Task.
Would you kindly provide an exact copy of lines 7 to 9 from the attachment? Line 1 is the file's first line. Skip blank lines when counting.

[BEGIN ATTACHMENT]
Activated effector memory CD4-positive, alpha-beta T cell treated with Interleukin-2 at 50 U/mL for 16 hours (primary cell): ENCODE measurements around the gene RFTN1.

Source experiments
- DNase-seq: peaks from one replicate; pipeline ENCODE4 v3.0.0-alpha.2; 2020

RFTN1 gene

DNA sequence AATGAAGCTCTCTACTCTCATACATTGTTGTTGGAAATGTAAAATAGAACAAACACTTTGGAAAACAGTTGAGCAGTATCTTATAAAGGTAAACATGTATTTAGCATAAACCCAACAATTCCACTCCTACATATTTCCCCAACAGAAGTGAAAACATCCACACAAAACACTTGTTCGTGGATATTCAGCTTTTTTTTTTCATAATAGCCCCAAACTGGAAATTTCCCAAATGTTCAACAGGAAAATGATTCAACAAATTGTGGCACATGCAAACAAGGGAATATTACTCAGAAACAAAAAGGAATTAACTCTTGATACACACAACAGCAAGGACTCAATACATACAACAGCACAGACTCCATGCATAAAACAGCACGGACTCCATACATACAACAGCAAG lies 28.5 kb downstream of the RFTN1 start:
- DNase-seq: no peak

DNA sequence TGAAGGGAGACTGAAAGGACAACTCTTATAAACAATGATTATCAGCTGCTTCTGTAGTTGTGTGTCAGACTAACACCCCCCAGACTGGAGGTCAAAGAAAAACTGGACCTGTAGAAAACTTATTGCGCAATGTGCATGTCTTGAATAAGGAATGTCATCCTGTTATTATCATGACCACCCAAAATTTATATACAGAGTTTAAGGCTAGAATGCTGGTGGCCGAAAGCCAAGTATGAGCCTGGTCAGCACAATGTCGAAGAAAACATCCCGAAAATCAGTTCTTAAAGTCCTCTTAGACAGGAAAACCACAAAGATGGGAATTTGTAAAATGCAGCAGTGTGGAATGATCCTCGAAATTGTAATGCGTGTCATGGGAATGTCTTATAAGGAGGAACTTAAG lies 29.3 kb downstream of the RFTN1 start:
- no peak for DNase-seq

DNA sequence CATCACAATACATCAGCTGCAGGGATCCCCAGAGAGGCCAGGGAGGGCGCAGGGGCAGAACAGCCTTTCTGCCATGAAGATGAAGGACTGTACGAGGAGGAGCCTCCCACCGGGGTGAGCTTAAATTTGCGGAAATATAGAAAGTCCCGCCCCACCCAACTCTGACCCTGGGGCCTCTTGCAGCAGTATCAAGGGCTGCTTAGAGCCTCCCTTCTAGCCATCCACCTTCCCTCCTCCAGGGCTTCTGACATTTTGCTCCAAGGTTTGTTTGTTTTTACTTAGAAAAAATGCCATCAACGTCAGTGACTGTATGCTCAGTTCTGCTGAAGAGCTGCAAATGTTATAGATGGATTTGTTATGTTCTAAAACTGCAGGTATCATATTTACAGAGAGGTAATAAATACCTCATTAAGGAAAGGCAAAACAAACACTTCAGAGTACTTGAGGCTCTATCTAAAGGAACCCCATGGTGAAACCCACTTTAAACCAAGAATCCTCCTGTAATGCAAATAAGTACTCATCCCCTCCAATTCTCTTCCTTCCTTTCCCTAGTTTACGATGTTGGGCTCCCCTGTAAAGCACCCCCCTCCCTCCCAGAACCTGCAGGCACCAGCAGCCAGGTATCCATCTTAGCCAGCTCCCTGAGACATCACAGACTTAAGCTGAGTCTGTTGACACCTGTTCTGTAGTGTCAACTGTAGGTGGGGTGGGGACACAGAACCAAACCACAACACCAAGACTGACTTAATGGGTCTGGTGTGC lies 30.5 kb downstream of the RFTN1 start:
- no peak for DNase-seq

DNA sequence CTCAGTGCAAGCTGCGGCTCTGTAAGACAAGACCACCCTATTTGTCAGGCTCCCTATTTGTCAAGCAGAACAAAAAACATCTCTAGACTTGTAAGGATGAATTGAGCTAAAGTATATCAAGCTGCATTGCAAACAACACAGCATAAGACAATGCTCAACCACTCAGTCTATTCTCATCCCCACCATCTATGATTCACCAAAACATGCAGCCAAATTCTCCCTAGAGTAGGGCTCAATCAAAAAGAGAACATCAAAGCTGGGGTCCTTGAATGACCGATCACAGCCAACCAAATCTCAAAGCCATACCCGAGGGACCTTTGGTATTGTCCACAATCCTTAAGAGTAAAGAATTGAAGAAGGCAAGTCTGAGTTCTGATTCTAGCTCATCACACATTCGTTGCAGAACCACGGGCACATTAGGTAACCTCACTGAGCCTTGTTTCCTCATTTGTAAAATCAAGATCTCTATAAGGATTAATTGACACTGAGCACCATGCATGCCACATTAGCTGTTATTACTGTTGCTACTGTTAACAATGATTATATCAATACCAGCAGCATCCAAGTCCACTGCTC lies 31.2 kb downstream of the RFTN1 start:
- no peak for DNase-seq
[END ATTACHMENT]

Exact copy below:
DNA sequence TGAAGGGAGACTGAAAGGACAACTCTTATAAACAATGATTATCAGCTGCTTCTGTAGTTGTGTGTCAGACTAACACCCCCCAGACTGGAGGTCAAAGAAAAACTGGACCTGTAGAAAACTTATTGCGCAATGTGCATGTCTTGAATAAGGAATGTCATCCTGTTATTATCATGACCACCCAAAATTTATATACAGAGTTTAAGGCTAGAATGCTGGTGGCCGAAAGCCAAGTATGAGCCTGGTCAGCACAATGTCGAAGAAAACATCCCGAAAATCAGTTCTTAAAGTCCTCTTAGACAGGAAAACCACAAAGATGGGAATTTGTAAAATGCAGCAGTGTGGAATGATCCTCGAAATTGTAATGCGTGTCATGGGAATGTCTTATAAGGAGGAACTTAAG lies 29.3 kb downstream of the RFTN1 start:
- no peak for DNase-seq

DNA sequence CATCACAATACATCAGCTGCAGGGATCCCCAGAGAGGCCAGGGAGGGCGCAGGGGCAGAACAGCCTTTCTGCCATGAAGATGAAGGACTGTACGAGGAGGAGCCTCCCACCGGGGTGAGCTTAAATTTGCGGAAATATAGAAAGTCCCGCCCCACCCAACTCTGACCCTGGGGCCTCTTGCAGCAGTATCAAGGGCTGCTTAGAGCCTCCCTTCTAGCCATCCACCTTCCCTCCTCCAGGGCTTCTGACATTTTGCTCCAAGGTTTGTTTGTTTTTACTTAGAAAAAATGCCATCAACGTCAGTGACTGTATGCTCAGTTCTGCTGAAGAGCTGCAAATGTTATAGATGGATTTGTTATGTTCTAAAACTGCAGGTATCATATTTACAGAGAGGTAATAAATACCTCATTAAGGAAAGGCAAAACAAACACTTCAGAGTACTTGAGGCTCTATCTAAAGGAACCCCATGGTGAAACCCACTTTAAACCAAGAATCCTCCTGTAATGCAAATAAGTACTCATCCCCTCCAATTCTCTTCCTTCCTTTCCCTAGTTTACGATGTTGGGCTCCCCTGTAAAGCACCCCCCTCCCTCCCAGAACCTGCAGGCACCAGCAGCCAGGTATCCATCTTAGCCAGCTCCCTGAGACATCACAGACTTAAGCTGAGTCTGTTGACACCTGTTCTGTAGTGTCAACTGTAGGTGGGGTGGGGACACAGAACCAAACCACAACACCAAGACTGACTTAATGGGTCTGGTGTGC lies 30.5 kb downstream of the RFTN1 start: